Often referred to as the “silent thief of sight,” glaucoma is the second leading cause of blindness in the U.S. The disease is associated with a buildup of pressure in the eye that damages the optic nerve, causing progressive vision loss.
In most cases, glaucoma produces no early warning signs, and vision loss from the eye condition is irreversible. However, regularly seeing your eye doctor is crucial in detecting and treating the disease early to prevent vision loss and blindness. If you are over age 60, we recommend you schedule a routine eye exam with our specialized team today. During your eye exam, we will screen your eyes for signs of age-related eye conditions and diseases, including glaucoma.
What Is Glaucoma?
There are several types of glaucoma, the two main types being open-angle glaucoma and angle-closure glaucoma. Open-angle glaucoma is the most common type of the disease, and occurs as a result of fluid buildup in the eye. This pressure buildup increases intraocular pressure (IOP), which in turn damages the optic nerve.
Closed-angle glaucoma occurs when the iris of the eye prevents normal fluid drainage, causing a rapid buildup of pressure.
Symptoms of Glaucoma
Glaucoma rarely produces symptoms in its early stages. In many cases, glaucoma goes undetected until the optic nerve has been damaged beyond repair. When glaucoma does cause symptoms, it may include any of the following:
- Vision loss
- Eye pain
- Tunnel vision
- Blurred vision
The American Academy of Ophthalmology (AAO) estimates that only half of the Americans with glaucoma are actually aware of their condition. This is why our doctor recommends that patients stay on top of their eye health, especially those who are at a greater risk of developing glaucoma. People who are at an increased risk of glaucoma are those who:
- Have a family history of glaucoma
- Are over 60 years of age
- Are of African, Hispanic or Asian descent
We use several screening tests and advanced tools to diagnose glaucoma. These tests are designed to measure peripheral and distance vision, the pressure inside the eye and the thickness of the cornea. After proper testing and a formal diagnosis of your condition, our team can make recommendations on treatment.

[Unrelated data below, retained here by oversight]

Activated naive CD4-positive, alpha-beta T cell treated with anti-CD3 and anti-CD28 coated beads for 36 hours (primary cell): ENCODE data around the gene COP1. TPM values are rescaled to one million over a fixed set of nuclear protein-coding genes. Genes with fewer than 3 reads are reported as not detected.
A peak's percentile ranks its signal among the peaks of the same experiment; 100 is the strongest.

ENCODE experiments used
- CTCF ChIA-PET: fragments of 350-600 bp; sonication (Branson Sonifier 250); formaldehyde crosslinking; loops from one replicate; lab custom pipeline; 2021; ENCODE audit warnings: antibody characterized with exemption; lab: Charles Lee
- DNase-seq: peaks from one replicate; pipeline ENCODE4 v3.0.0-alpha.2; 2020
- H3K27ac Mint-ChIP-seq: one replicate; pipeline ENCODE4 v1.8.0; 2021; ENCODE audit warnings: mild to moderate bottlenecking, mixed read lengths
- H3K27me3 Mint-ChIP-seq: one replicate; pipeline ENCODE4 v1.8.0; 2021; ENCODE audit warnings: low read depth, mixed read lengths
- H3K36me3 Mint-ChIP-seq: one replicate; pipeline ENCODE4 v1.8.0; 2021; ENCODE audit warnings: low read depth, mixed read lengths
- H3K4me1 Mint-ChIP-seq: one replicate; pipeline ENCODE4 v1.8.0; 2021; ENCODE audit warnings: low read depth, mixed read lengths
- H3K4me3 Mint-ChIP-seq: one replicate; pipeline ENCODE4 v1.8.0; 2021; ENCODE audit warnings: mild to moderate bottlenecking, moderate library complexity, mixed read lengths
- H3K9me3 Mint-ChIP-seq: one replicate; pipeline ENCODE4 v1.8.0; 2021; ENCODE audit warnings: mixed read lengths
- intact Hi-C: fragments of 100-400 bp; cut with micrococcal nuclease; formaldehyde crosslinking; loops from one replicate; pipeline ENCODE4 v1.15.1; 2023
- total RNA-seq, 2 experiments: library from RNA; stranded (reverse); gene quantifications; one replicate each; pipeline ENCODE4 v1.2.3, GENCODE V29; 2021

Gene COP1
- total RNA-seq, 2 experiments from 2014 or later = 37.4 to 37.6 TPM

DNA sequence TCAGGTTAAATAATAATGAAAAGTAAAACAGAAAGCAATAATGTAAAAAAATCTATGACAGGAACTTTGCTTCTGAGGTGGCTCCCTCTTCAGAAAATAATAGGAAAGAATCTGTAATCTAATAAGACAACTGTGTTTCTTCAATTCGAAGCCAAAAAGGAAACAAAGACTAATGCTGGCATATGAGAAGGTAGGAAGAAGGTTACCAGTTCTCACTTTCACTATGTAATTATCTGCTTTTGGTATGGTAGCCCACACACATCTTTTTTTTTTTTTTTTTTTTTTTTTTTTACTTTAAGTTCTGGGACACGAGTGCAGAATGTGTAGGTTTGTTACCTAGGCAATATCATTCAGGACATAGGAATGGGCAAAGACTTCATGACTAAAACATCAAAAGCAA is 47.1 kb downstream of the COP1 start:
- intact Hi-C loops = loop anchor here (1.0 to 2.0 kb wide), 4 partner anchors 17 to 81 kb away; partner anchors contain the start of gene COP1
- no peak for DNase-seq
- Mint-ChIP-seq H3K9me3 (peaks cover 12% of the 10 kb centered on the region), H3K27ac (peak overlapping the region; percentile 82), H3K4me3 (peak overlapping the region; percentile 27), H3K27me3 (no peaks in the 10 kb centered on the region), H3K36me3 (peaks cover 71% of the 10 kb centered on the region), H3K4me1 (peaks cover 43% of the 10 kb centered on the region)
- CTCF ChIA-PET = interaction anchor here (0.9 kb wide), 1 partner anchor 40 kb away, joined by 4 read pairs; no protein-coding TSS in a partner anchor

While there is no cure for glaucoma, there are treatment options available to slow the progression of the disease. The most common and simplest treatment for glaucoma is prescription eye drops designed to lower intraocular pressure. If eye drops are not able to slow progression, there are several more invasive treatments available, including:
Selective laser trabeculoplasty (SLT). One of the most advanced treatments for glaucoma, SLT uses a laser to target drainage tissue, improving drainage and lowering IOP in one to three months. The effects of SLT typically last up to five years before additional treatments are needed.
Filtering microsurgery. This procedure is typically used when the patient’s eye pressure remains high despite medication or laser surgery. During filtering microsurgery, a small drainage hole in the sclera (the white part of the eye) is made to assist in fluid drainage, lowering the high intraocular pressure and preventing optic nerve damage.
Tube shunts. Tube shunts are silicone drainage devices that are inserted in the anterior chamber of the eye. The shunt collects excess fluid in the eye, relieving fluid buildup that causes high IOP.
Canaloplasty. A minimally invasive procedure, canoloplasty uses a microcatheter (or tube) to enlarge the main drainage canal of the eye so that it drains excess fluid, preventing buildup and reducing eye pressure.
Stay on Top of Your Eye Health
If you are over age 60 or are at high risk for glaucoma, it’s important to be proactive about your eye health. Please call our practice today and request a comprehensive eye exam.